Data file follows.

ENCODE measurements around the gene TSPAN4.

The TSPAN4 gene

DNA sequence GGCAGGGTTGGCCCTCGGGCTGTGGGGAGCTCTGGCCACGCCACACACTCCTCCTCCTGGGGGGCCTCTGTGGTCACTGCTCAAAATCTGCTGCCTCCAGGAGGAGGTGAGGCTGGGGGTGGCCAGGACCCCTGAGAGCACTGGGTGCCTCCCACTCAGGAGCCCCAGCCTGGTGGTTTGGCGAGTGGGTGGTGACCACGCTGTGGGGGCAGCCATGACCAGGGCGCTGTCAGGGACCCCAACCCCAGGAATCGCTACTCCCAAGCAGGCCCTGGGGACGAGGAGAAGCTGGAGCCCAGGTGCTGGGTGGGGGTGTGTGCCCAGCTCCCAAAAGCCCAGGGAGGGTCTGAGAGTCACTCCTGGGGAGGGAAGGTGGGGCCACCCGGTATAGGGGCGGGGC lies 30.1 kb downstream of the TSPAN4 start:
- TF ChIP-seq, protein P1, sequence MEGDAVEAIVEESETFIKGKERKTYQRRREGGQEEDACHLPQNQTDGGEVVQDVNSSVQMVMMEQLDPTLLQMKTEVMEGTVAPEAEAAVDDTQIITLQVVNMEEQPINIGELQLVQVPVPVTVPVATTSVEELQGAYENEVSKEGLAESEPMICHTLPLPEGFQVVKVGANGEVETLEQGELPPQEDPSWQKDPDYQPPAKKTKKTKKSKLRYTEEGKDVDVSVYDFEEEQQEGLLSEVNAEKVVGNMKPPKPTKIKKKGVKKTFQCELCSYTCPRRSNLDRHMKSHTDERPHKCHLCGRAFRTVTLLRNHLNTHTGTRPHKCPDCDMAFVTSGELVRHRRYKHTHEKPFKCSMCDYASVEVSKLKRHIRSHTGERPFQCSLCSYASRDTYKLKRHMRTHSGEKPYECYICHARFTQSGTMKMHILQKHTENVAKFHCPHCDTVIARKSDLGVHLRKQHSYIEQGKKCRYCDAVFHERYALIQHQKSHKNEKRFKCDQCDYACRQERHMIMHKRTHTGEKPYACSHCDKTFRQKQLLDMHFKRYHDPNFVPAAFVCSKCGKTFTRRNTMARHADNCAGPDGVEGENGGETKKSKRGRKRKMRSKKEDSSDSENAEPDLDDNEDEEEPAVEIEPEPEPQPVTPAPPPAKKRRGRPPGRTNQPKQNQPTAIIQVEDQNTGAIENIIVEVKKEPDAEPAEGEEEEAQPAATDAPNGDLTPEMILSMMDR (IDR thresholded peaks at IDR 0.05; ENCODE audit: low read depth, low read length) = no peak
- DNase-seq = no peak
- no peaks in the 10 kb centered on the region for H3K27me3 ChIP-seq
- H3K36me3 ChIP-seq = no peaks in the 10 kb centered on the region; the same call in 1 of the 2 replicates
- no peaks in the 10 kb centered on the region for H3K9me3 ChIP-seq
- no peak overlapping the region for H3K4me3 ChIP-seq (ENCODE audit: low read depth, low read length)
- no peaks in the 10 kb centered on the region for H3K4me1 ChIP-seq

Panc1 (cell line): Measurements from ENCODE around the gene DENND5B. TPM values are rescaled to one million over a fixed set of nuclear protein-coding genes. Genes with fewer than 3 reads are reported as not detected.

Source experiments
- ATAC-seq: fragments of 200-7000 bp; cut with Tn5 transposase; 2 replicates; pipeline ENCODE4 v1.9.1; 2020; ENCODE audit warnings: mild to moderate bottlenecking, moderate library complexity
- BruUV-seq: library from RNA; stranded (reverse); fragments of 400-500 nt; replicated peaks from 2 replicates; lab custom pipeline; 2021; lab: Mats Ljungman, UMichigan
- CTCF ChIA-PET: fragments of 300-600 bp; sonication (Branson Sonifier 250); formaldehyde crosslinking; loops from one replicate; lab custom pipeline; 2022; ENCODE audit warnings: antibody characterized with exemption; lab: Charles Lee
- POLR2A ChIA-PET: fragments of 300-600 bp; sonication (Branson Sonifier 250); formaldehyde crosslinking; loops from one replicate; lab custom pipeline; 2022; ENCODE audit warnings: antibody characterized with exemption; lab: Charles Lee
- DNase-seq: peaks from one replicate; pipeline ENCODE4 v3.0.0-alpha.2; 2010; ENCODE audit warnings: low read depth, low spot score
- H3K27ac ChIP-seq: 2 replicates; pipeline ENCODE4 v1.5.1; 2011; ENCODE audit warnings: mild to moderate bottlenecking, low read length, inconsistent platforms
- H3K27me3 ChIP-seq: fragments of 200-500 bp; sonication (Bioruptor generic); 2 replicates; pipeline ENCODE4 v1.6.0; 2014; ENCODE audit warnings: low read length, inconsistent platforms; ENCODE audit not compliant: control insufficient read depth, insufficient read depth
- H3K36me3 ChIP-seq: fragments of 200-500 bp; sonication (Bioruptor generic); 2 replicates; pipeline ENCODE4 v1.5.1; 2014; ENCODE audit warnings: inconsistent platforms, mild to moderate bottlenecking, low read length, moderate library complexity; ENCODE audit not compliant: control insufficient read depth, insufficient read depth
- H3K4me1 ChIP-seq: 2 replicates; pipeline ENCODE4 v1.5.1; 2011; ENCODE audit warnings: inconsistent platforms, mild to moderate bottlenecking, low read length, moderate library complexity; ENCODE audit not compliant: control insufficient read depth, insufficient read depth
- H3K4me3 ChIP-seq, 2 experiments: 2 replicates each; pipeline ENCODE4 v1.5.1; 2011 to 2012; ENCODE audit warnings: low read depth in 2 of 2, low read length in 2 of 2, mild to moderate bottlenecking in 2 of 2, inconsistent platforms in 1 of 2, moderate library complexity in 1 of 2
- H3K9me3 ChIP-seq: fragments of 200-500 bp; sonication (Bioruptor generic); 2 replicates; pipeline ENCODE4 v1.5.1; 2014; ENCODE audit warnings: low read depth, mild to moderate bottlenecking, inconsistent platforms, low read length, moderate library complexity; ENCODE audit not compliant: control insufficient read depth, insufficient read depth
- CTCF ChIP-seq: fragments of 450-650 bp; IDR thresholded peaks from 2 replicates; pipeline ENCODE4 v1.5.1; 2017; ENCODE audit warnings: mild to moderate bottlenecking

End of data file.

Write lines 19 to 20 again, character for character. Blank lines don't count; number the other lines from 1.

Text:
- H3K27me3 ChIP-seq: fragments of 200-500 bp; sonication (Bioruptor generic); 2 replicates; pipeline ENCODE4 v1.6.0; 2014; ENCODE audit warnings: low read length, inconsistent platforms; ENCODE audit not compliant: control insufficient read depth, insufficient read depth
- H3K36me3 ChIP-seq: fragments of 200-500 bp; sonication (Bioruptor generic); 2 replicates; pipeline ENCODE4 v1.5.1; 2014; ENCODE audit warnings: inconsistent platforms, mild to moderate bottlenecking, low read length, moderate library complexity; ENCODE audit not compliant: control insufficient read depth, insufficient read depth